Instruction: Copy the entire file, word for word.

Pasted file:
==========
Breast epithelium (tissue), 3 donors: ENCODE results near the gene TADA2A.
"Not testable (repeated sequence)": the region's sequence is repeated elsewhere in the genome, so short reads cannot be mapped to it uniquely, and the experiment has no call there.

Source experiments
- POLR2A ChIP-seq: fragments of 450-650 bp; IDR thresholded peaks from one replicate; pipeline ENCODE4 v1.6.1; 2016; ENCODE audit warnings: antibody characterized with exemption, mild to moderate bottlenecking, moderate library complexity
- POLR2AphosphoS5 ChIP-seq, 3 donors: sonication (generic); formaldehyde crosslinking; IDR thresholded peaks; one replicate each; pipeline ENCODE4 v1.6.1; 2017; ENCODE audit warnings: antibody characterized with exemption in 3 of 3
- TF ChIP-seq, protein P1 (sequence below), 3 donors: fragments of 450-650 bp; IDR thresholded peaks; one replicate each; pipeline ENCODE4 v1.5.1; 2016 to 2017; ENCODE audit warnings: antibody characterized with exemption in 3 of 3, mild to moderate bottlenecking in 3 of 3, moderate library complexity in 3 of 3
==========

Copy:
Breast epithelium (tissue), 3 donors: ENCODE results near the gene TADA2A.
"Not testable (repeated sequence)": the region's sequence is repeated elsewhere in the genome, so short reads cannot be mapped to it uniquely, and the experiment has no call there.

Source experiments
- POLR2A ChIP-seq: fragments of 450-650 bp; IDR thresholded peaks from one replicate; pipeline ENCODE4 v1.6.1; 2016; ENCODE audit warnings: antibody characterized with exemption, mild to moderate bottlenecking, moderate library complexity
- POLR2AphosphoS5 ChIP-seq, 3 donors: sonication (generic); formaldehyde crosslinking; IDR thresholded peaks; one replicate each; pipeline ENCODE4 v1.6.1; 2017; ENCODE audit warnings: antibody characterized with exemption in 3 of 3
- TF ChIP-seq, protein P1 (sequence below), 3 donors: fragments of 450-650 bp; IDR thresholded peaks; one replicate each; pipeline ENCODE4 v1.5.1; 2016 to 2017; ENCODE audit warnings: antibody characterized with exemption in 3 of 3, mild to moderate bottlenecking in 3 of 3, moderate library complexity in 3 of 3